Showing posts with label god. Show all posts
Showing posts with label god. Show all posts

Friday, January 25, 2013

Religious Belief

Readers of Socialist Courier may find this article by Jeff Schweitzer on religion of interest.

The human brain manages to make sense of a chaotic world by picking out patterns from the noise bombarding our senses. We don't see the trillions of photons coming into our eyes as pointillist smears of colors; we see trees and forests. We process all of that incessant sensory input and come up with a familiar scene filled with grasses, animals, lakes and mountains. In addition, we are extraordinarily good at matching cause to effect so that we can quickly learn the behaviors necessary for survival. Burning your hand quickly teaches that fire causes pain. Understanding patterns, combined with correlating cause and effect, will save your life.

Unfortunately, this incredible talent for seeking patterns and linking cause to effect has a dark side, too. Humans see patterns where none really exist and cause where only chance reigns supreme. We cannot seem to turn off our pattern-seeking or cause-effect neurons. Sometimes the results are benign: We identify animal shapes in cloud formations or see a human face in a rock cliff or in an outcropping on the surface of Mars. A baseball player wears the same underwear during a hitting streak, believing that the underwear is the cause of his good fortune. These are silly manifestations of our mental abilities, but with no consequence. The dark side appears when we attribute cause and effect falsely in a way that has long-term impacts on our behavior and society.

Religion was born of fear of the unknown, of the drive to control the uncontrollable, of the need to have mastery over one's fate in the face of an uncertain world. The first ideas of religion arose not from any awe of nature's wonder and order that would imply an invisible intelligent designer but from concerns for the events of everyday life and how the vast unknown of nature affected daily existence. To allay fears of disease, death, starvation, cold, injury and pain, people fervently hoped that they could solicit the aid of greater powers, hoped deeply that they could somehow control their fate and trusted that the ugly reality of death did not mean the end. Hope and fear combine powerfully in a frightening world of unknowns to stimulate comforting fantasies and myths about nature's plans.

The human brain is extraordinarily adept at posing questions but simply abhors the concept of leaving any unanswered. We are unable to accept "I don't know," because we cannot turn off our instinct to see patterns and to discern effect from cause. We demand that there be a pattern, that there be cause and effect, even when none exist. So we make up answers when we don't know. We develop elaborate creation myths, sun gods, rain gods, war gods and gods of the ocean. We believe we can communicate with our gods and influence their behavior, because by doing so we gain some control, impose some order, on the chaotic mysteries of the world. By making up answers to dull the sting of ignorance, we fool ourselves into thinking we explain the world. Religion was our first attempt at physics and astronomy.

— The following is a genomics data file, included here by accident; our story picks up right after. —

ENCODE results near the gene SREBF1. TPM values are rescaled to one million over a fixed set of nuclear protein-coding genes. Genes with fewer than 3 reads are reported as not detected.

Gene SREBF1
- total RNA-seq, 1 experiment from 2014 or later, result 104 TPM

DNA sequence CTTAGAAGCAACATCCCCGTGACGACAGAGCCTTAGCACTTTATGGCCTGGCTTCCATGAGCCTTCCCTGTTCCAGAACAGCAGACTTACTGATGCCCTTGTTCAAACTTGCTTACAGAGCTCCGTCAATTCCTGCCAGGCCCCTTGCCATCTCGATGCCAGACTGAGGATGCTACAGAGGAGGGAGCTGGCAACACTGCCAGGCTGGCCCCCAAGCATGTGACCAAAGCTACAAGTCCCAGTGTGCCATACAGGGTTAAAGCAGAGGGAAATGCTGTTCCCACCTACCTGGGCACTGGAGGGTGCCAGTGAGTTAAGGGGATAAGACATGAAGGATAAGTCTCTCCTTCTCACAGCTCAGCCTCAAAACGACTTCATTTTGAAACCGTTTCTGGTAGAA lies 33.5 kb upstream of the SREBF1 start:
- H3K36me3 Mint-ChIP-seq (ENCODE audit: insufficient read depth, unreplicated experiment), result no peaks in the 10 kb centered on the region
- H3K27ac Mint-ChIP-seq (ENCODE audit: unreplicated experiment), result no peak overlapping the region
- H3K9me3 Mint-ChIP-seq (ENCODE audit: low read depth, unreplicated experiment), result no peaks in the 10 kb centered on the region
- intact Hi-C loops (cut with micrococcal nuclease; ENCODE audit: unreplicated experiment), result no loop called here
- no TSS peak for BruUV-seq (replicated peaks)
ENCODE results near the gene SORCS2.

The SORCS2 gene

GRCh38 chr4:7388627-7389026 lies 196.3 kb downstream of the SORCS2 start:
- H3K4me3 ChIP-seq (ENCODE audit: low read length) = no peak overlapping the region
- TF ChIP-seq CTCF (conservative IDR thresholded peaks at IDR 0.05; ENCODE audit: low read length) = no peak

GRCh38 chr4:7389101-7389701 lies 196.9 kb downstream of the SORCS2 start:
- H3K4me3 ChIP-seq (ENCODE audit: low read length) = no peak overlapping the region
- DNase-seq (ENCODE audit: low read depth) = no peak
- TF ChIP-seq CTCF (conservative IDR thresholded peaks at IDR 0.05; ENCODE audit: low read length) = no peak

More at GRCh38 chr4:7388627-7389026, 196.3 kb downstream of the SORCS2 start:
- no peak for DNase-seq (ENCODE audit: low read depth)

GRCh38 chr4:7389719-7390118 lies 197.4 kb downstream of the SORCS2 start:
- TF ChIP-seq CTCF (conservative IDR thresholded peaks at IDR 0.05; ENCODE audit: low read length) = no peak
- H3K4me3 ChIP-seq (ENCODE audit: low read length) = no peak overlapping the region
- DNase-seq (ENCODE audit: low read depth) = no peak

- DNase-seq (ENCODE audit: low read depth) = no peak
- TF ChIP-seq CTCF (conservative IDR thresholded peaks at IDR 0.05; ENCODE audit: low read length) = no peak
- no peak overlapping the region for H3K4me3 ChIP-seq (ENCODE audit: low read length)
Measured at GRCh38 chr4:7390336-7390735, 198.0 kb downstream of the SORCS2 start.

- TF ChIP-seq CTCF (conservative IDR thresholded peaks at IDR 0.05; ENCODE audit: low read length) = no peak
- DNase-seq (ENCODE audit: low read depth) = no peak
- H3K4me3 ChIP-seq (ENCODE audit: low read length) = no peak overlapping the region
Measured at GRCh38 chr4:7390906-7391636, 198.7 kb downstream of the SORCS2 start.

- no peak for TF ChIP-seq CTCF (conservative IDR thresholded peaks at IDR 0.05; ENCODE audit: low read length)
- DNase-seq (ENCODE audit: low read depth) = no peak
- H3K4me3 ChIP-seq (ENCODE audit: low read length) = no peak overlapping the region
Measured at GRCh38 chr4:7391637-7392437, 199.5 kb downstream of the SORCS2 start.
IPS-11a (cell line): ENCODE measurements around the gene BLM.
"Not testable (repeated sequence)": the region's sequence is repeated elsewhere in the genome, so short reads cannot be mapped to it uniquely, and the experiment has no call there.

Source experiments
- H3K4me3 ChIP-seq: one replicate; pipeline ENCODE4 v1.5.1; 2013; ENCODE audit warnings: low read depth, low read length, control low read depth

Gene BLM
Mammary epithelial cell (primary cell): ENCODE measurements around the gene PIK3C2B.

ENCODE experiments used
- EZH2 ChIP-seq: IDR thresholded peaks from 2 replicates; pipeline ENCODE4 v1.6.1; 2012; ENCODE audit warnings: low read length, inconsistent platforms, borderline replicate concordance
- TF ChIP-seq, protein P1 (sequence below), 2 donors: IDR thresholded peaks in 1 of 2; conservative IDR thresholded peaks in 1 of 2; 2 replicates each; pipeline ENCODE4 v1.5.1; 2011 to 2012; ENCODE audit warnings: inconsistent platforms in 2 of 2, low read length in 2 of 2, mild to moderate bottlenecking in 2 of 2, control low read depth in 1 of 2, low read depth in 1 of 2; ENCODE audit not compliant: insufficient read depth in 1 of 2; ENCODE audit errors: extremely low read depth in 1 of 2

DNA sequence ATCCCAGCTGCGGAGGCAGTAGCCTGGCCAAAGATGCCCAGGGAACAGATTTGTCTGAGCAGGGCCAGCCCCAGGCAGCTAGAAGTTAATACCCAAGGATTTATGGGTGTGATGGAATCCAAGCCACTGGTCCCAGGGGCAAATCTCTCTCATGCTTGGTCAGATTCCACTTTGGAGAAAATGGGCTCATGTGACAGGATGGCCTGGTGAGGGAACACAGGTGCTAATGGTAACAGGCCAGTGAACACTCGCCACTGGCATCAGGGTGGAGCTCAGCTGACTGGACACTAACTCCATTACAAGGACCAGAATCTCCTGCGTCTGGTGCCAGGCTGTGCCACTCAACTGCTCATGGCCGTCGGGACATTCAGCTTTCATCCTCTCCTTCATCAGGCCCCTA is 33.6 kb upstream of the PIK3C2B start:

Of course, the biggest and most wrenching unknown served by religion is that of our fate upon dying. As a matter of survival, we are programmed to fear death, but perhaps unlike other animals, we have the cruel burden of contemplating this fear. Religion is one way we cope with our knowledge that death is inevitable. Religion diminishes the hurt of death's certainty and permanence and the pain of losing a loved one with the promise of reuniting in another life.

But fear of the unknown, fear of mortality and hopes for controlling and understanding nature's course do not represent the only foundation on which religion stands. Another is social cohesion. We are social animals, gregarious by nature. Cooperation is what makes the human animal -- a weak, slow and vulnerable creature -- a powerful force on Earth. But cooperation becomes more difficult with increasing numbers. Some means of maintaining social order is necessary. Early societies soon learned that rules of behavior imposed in the form of rituals enabled large groups of people to live in close proximity. Rituals create norms against which people can readily judge the behavior of others in diverse social settings. Any deviation from the norm is easily spotted and can be quickly addressed. In this way order can be maintained. Notice that modern-day teenagers express their rugged individualism by dressing identically. Any nonconforming outlier would be easy to spot. Religion offered, and offers still, an obvious means of enforcing societal rules by promising a joyous afterlife for conformers or eternal punishment for those who misbehave. Religion is used as a bribe to induce good manners.

Finally, religion was eventually transformed into an important source of raw political power, divorced from any role more benign. If religion is used as a tool to control individual behavior, someone needs to develop those rules and ensure their enforcement. Who better to act as behavior police than religious elders, shamans or high priests? What better way is there to manipulate and bend people to your will than by making up the rules by which they must live? With that influence over the daily lives of every citizen comes power traditionally reserved for city-states and empires, with all the normal trappings, including armies, treasuries and palaces.

Fear of death, the need to explain away the unknown, hopes for controlling one's destiny, a desire for social cohesion and the corrupting allure of power are the combined masters of all religion. We see all of that in the face on Mars.

The full unedited text is here

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